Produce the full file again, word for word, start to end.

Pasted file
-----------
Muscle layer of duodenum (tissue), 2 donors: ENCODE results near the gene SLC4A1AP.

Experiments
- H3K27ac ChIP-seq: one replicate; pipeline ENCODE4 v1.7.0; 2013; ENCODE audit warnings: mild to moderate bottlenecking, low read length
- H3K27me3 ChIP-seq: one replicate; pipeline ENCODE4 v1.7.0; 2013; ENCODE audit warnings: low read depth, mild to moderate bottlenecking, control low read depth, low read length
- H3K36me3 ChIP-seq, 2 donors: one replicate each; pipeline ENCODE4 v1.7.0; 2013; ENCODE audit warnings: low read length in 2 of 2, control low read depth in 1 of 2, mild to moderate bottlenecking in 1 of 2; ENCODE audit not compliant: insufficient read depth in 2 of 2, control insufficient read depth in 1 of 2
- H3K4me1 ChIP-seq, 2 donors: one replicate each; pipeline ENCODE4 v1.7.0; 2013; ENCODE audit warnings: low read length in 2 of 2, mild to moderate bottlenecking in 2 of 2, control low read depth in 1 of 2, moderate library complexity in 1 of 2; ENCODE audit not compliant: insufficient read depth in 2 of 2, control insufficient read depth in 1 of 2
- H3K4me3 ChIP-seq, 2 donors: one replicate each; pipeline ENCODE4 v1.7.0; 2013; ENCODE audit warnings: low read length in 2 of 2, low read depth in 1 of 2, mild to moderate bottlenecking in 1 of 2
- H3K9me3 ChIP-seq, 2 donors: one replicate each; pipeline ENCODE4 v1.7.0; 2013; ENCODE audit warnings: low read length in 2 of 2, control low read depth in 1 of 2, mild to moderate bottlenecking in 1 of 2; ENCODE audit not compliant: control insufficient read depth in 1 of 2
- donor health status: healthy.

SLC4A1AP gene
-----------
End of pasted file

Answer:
Muscle layer of duodenum (tissue), 2 donors: ENCODE results near the gene SLC4A1AP.

Experiments
- H3K27ac ChIP-seq: one replicate; pipeline ENCODE4 v1.7.0; 2013; ENCODE audit warnings: mild to moderate bottlenecking, low read length
- H3K27me3 ChIP-seq: one replicate; pipeline ENCODE4 v1.7.0; 2013; ENCODE audit warnings: low read depth, mild to moderate bottlenecking, control low read depth, low read length
- H3K36me3 ChIP-seq, 2 donors: one replicate each; pipeline ENCODE4 v1.7.0; 2013; ENCODE audit warnings: low read length in 2 of 2, control low read depth in 1 of 2, mild to moderate bottlenecking in 1 of 2; ENCODE audit not compliant: insufficient read depth in 2 of 2, control insufficient read depth in 1 of 2
- H3K4me1 ChIP-seq, 2 donors: one replicate each; pipeline ENCODE4 v1.7.0; 2013; ENCODE audit warnings: low read length in 2 of 2, mild to moderate bottlenecking in 2 of 2, control low read depth in 1 of 2, moderate library complexity in 1 of 2; ENCODE audit not compliant: insufficient read depth in 2 of 2, control insufficient read depth in 1 of 2
- H3K4me3 ChIP-seq, 2 donors: one replicate each; pipeline ENCODE4 v1.7.0; 2013; ENCODE audit warnings: low read length in 2 of 2, low read depth in 1 of 2, mild to moderate bottlenecking in 1 of 2
- H3K9me3 ChIP-seq, 2 donors: one replicate each; pipeline ENCODE4 v1.7.0; 2013; ENCODE audit warnings: low read length in 2 of 2, control low read depth in 1 of 2, mild to moderate bottlenecking in 1 of 2; ENCODE audit not compliant: control insufficient read depth in 1 of 2
- donor health status: healthy.

SLC4A1AP gene